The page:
Starting from cold

It’s a Silicon Valley holy grail: how to get network effects going? Andrew Chen’s book explains

Andrew Chen is a titan of Silicon Valley: a general partner at the legendary venture capital fund a16z and former Uber executive. His first book, The Cold Start Problem, is a punchy collection of ideas and insightful anecdotes designed to help entrepreneurs and leaders scale products using network effects.

Network effects are hugely attractive for business: they can drive organic (very low cost) growth, create economic moats, and scale at speed. The challenge is getting these effects ‘going’. Solving the cold start problem is the holy grail for unicorn-eyed businesses and investors.

Chen structures his book around the network lifecycle: how to get started, how to accelerate and monetize, and how to keep going as markets hit maturity and saturation. It’s easy to read and written in mostly standalone sections, allowing readers to zero in on the content they need.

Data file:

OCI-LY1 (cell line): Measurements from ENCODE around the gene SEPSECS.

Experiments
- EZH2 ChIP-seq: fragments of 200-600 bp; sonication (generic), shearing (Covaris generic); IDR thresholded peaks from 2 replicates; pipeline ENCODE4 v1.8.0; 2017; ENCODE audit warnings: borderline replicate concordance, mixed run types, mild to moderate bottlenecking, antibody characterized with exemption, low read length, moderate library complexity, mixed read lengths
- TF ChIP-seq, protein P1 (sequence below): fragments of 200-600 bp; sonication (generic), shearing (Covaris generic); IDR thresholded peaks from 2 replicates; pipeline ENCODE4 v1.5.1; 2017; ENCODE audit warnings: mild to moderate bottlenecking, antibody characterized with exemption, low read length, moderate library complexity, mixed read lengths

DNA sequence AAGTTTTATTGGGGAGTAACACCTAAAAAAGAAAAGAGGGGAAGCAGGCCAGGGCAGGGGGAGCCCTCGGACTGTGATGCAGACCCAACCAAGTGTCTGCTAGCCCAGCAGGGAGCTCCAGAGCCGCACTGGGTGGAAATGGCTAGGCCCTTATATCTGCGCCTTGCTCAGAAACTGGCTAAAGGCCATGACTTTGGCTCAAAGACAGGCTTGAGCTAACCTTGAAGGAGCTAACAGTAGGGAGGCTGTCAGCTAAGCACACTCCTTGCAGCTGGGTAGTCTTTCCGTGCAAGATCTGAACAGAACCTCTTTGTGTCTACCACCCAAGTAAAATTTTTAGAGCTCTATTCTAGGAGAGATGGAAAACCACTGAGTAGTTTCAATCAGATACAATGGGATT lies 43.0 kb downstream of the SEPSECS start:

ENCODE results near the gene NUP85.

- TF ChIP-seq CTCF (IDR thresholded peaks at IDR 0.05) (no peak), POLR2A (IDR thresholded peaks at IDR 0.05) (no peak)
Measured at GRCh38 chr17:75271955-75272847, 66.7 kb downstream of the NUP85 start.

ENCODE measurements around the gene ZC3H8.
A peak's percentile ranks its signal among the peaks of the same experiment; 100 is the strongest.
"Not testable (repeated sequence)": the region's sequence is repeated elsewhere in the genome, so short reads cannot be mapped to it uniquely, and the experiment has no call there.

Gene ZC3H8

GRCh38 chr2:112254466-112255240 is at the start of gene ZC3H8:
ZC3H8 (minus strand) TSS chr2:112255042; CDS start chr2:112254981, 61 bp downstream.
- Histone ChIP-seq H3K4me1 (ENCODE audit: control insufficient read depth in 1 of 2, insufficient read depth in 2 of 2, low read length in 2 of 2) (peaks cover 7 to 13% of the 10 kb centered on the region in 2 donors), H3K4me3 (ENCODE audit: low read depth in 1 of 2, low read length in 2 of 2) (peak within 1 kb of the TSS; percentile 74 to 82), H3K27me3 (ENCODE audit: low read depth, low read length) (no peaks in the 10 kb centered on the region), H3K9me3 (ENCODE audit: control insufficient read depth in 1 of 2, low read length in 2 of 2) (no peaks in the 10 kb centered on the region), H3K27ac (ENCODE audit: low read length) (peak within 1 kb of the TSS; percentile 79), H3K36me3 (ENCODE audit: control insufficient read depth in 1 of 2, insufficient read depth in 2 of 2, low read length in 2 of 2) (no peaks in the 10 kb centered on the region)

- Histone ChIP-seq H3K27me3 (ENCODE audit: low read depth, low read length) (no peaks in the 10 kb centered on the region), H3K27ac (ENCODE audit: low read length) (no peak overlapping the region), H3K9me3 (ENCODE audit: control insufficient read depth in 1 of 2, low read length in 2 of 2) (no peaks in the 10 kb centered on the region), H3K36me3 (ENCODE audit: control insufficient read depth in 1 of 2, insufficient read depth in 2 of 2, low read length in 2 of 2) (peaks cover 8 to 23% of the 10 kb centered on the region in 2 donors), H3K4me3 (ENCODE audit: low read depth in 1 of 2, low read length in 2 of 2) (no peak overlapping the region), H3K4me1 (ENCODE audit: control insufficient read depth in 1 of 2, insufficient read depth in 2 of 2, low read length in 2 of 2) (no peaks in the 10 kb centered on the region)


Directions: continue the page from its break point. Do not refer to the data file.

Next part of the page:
Every network has at least two sides, and Chen focuses on the ‘hard side’ of networks (women on Tinder, or employers on LinkedIn). He argues the atomic network is key: small groups of committed users, who eventually draw in other users at scale. In the internet age, this was first observed at Duke University through Jim Ellis and Tom Truscott’s Usenet network; more recently, it’s how Slack grew, initially selling to small groups of engineers who became devoted users, and Facebook, via university campuses.

The book is not flawless: the Valley-insider’s name-dropping can be tiresome, and not all examples have stood the test of time (such as Clubhouse).

However, it is a coherent take on a pervasive and complex problem, packed with actionable tools and strategies. The Cold Start Problem is required reading for anyone involved in a networked or marketplace business.

Tom Sykes is a regional head of growth, Seek Asia